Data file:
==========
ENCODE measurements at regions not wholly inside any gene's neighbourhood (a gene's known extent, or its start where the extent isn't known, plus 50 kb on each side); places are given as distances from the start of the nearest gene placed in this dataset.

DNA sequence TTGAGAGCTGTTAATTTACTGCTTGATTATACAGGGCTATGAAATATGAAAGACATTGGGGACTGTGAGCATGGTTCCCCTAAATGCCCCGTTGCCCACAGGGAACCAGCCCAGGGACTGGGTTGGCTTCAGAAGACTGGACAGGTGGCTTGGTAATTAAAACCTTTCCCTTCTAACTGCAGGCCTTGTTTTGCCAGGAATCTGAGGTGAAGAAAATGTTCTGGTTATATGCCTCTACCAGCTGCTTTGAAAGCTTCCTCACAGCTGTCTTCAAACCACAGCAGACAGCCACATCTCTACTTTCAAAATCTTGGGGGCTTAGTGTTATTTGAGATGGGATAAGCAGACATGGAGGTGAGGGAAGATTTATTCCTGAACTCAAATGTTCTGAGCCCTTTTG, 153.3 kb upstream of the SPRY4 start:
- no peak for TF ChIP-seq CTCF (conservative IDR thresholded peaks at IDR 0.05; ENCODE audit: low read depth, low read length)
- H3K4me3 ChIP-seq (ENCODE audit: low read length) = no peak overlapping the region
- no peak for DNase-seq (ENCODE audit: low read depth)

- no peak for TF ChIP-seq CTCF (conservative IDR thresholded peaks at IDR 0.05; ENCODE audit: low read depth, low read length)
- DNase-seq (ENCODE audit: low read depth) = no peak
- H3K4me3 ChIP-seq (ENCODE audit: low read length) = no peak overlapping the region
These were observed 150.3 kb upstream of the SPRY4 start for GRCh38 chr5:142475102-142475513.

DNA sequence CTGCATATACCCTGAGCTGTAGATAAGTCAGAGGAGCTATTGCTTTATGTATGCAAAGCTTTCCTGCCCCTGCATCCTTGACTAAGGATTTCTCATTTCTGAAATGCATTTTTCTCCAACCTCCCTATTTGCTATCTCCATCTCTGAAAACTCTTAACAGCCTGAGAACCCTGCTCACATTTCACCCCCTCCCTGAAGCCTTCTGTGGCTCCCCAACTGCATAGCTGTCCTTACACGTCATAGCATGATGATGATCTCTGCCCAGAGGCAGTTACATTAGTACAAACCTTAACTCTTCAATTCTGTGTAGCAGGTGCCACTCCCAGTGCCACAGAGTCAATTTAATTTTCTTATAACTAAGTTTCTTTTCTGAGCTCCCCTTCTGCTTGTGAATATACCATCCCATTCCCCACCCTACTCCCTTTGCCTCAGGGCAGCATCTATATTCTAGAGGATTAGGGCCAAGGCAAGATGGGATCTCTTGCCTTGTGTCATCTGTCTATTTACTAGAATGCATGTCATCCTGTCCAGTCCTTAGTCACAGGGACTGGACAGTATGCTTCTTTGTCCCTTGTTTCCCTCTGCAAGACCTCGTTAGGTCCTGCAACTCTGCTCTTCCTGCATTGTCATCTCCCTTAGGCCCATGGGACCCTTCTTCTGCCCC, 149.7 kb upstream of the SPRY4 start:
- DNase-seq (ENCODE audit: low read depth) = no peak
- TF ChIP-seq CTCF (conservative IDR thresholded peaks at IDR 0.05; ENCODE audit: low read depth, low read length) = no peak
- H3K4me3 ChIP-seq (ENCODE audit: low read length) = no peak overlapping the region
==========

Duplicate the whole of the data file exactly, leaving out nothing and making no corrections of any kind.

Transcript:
ENCODE measurements at regions not wholly inside any gene's neighbourhood (a gene's known extent, or its start where the extent isn't known, plus 50 kb on each side); places are given as distances from the start of the nearest gene placed in this dataset.

DNA sequence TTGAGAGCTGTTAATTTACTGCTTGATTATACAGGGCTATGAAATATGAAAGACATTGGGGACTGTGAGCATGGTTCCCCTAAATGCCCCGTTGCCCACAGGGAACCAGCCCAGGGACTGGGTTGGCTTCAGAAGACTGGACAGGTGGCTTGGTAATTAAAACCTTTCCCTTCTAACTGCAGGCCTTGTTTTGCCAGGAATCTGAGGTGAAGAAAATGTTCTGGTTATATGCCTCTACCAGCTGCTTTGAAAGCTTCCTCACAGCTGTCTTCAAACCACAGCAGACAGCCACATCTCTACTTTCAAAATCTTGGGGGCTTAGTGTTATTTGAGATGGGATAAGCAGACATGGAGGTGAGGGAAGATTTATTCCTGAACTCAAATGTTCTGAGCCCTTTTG, 153.3 kb upstream of the SPRY4 start:
- no peak for TF ChIP-seq CTCF (conservative IDR thresholded peaks at IDR 0.05; ENCODE audit: low read depth, low read length)
- H3K4me3 ChIP-seq (ENCODE audit: low read length) = no peak overlapping the region
- no peak for DNase-seq (ENCODE audit: low read depth)

- no peak for TF ChIP-seq CTCF (conservative IDR thresholded peaks at IDR 0.05; ENCODE audit: low read depth, low read length)
- DNase-seq (ENCODE audit: low read depth) = no peak
- H3K4me3 ChIP-seq (ENCODE audit: low read length) = no peak overlapping the region
These were observed 150.3 kb upstream of the SPRY4 start for GRCh38 chr5:142475102-142475513.

DNA sequence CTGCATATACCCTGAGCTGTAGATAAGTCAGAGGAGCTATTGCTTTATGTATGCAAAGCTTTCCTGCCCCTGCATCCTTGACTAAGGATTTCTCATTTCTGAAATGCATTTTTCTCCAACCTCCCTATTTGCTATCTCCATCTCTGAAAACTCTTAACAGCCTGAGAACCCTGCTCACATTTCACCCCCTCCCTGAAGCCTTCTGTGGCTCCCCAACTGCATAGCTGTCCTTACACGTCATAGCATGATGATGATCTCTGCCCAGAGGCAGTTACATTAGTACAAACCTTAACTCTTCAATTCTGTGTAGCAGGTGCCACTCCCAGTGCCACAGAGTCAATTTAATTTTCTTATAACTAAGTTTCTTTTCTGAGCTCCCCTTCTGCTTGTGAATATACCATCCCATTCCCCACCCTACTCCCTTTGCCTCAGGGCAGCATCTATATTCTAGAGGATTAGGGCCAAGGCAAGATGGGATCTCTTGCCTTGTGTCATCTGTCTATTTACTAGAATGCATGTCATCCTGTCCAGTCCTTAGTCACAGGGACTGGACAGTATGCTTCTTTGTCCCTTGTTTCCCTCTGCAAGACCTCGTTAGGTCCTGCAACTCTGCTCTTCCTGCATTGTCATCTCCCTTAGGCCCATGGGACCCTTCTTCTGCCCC, 149.7 kb upstream of the SPRY4 start:
- DNase-seq (ENCODE audit: low read depth) = no peak
- TF ChIP-seq CTCF (conservative IDR thresholded peaks at IDR 0.05; ENCODE audit: low read depth, low read length) = no peak
- H3K4me3 ChIP-seq (ENCODE audit: low read length) = no peak overlapping the region